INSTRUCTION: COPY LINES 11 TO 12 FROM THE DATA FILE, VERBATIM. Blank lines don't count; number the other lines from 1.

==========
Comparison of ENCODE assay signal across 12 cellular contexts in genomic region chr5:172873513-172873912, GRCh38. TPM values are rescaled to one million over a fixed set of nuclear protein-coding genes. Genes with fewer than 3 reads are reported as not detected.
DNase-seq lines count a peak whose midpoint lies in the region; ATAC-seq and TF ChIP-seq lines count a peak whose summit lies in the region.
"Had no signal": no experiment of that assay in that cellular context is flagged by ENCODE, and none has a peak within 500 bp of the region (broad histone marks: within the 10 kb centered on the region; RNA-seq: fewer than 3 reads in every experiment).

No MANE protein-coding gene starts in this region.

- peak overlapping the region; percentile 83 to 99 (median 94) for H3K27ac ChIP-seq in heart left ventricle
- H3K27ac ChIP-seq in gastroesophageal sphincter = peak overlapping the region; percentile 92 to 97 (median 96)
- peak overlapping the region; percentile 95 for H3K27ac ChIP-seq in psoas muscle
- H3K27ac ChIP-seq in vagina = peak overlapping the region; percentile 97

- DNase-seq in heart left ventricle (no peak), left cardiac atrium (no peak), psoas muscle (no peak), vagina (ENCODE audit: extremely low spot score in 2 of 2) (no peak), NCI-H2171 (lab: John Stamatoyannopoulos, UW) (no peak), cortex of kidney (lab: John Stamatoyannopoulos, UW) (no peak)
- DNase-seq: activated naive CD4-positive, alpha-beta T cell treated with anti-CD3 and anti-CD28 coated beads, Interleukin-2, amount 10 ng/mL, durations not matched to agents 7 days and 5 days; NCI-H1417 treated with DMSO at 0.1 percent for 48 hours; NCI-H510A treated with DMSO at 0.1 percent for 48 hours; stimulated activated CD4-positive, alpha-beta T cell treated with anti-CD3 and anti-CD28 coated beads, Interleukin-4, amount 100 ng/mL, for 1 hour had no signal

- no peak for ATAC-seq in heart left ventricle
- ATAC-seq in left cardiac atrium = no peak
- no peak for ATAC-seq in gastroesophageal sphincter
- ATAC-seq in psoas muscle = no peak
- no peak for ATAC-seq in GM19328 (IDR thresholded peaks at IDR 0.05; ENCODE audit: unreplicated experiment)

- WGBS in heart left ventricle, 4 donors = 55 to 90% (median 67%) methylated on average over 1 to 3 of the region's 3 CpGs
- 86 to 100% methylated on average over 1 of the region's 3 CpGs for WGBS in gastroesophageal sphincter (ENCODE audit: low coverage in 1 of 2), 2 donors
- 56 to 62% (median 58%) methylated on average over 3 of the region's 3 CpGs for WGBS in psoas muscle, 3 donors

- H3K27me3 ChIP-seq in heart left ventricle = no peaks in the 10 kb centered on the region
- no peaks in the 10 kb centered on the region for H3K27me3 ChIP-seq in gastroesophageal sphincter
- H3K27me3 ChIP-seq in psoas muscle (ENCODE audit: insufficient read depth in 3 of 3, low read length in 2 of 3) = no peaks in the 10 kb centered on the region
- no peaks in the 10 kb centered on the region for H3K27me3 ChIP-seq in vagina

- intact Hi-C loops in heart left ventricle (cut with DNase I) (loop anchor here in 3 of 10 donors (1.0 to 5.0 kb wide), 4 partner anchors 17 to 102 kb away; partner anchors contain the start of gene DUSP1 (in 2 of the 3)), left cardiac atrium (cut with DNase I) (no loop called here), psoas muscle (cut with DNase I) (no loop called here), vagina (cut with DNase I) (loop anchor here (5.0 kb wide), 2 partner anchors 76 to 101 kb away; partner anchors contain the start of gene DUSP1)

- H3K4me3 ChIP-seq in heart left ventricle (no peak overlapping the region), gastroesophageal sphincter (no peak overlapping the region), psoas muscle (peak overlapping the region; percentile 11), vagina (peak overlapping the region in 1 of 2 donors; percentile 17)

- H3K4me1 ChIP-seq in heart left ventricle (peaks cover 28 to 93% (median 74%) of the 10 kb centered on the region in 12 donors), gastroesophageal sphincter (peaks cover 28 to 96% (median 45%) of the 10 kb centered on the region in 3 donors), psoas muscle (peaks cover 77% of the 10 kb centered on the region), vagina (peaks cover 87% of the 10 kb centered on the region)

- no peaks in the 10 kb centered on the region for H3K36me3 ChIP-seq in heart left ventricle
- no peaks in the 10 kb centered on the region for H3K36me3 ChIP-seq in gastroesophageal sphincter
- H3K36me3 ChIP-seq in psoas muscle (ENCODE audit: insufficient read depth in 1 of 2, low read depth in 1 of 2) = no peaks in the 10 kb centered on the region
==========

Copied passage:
- no peak for ATAC-seq in heart left ventricle
- ATAC-seq in left cardiac atrium = no peak